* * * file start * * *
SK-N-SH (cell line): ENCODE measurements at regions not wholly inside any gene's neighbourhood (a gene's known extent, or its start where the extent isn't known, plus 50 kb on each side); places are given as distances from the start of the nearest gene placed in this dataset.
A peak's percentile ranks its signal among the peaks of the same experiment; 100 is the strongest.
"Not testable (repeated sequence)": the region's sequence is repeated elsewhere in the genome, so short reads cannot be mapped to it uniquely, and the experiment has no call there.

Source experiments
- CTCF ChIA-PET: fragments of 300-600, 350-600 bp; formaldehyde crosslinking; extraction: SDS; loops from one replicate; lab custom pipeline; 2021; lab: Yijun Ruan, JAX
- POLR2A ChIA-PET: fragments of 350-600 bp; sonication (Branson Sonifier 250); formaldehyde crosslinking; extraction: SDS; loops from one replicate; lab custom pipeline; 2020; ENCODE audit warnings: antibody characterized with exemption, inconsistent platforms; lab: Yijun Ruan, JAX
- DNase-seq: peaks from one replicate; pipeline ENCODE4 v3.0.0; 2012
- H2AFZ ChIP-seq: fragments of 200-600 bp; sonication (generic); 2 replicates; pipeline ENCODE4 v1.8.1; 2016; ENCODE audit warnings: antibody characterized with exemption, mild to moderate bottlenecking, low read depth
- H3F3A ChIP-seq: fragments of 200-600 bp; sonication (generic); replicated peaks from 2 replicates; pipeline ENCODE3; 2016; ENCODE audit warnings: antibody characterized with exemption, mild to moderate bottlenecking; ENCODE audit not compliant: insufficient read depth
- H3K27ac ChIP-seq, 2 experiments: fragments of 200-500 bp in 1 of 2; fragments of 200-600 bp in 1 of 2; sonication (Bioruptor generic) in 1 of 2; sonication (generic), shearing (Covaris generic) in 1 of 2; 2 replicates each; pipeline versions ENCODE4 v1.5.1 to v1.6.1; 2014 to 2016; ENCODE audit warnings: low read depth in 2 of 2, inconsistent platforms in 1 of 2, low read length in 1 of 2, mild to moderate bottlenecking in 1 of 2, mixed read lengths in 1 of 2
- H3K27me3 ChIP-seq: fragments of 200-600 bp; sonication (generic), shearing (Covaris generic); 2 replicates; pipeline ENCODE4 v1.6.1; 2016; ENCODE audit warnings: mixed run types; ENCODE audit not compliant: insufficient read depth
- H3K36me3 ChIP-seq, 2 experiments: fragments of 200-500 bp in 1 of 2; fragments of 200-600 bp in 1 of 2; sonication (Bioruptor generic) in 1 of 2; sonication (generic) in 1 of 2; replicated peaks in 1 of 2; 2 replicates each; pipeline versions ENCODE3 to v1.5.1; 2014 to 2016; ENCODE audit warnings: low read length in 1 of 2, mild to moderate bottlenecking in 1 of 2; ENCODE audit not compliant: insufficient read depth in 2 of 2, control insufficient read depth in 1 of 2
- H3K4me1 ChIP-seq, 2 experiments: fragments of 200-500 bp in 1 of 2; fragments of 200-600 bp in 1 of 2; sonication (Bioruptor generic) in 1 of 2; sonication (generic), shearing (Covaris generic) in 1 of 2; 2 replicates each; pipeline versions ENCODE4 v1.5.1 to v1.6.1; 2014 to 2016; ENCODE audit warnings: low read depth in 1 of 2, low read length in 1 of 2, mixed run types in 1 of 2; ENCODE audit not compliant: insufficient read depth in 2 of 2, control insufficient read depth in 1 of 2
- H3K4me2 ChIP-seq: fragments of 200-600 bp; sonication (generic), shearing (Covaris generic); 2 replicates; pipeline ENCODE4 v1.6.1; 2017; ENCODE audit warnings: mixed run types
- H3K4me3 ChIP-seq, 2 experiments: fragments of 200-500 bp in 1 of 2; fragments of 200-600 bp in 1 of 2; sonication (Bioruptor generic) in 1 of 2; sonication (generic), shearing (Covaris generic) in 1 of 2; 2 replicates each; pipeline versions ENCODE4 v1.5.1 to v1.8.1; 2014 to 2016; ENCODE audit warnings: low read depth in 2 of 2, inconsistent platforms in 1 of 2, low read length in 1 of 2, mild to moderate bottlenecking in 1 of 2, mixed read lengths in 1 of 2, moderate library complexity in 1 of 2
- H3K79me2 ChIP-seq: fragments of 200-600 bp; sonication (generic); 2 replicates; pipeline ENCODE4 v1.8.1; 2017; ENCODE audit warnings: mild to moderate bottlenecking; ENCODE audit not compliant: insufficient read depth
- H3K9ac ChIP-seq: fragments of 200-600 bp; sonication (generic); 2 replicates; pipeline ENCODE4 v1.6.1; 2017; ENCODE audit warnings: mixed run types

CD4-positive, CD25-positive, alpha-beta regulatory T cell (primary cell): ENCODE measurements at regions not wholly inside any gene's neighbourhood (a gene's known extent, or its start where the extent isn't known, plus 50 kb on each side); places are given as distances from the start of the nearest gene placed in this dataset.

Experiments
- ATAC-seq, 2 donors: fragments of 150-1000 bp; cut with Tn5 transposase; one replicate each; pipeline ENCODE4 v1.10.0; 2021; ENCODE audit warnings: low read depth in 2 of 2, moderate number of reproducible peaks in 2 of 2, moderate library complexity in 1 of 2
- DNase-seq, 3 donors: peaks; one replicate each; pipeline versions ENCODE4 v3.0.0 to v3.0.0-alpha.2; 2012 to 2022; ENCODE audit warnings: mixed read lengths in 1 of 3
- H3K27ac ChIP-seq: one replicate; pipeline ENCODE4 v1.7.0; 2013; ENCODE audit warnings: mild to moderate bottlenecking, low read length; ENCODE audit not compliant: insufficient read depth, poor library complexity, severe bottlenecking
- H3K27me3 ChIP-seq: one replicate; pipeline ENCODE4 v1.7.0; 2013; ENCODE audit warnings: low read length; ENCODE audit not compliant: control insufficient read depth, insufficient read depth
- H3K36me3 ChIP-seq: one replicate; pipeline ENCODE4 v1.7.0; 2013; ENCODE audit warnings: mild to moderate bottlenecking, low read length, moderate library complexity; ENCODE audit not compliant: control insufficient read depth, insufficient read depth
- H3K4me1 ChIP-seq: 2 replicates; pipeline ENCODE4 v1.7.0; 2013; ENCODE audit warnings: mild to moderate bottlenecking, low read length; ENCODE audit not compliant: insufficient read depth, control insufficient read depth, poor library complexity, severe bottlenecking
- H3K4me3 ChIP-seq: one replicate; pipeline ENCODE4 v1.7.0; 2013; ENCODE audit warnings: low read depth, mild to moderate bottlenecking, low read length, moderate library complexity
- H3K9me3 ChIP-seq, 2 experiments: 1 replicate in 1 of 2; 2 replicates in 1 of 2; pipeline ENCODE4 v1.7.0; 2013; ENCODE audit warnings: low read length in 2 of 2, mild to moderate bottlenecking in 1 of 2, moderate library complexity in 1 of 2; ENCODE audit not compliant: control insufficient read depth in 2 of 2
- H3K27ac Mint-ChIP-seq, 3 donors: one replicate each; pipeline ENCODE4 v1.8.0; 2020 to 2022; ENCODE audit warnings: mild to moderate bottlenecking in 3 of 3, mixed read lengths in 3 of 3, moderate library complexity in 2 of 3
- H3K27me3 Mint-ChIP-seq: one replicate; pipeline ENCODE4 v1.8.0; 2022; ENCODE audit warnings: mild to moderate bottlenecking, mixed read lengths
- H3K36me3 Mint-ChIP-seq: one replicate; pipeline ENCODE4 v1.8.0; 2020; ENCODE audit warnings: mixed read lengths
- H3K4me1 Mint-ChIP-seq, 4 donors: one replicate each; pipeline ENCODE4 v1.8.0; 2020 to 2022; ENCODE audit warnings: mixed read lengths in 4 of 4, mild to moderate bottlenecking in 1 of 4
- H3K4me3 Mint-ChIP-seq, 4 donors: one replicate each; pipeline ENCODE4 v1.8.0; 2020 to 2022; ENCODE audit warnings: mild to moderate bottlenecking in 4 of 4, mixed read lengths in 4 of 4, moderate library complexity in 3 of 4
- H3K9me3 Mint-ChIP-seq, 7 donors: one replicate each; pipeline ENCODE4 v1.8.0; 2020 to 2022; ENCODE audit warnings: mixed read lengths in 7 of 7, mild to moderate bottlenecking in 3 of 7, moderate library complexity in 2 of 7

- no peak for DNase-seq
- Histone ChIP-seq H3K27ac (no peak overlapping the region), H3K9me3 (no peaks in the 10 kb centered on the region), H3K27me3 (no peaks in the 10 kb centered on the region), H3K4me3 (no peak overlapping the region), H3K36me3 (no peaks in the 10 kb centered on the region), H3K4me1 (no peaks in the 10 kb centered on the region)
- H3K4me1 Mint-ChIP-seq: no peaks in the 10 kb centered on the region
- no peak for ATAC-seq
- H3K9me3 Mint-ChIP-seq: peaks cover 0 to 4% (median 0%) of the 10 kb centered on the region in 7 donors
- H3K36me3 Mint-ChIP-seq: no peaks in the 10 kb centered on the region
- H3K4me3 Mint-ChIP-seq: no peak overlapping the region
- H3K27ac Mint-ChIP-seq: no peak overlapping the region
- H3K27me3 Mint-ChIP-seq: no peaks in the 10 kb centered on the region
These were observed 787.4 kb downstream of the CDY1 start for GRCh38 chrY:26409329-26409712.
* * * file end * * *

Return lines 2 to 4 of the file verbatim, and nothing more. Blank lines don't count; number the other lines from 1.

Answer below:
A peak's percentile ranks its signal among the peaks of the same experiment; 100 is the strongest.
"Not testable (repeated sequence)": the region's sequence is repeated elsewhere in the genome, so short reads cannot be mapped to it uniquely, and the experiment has no call there.

Source experiments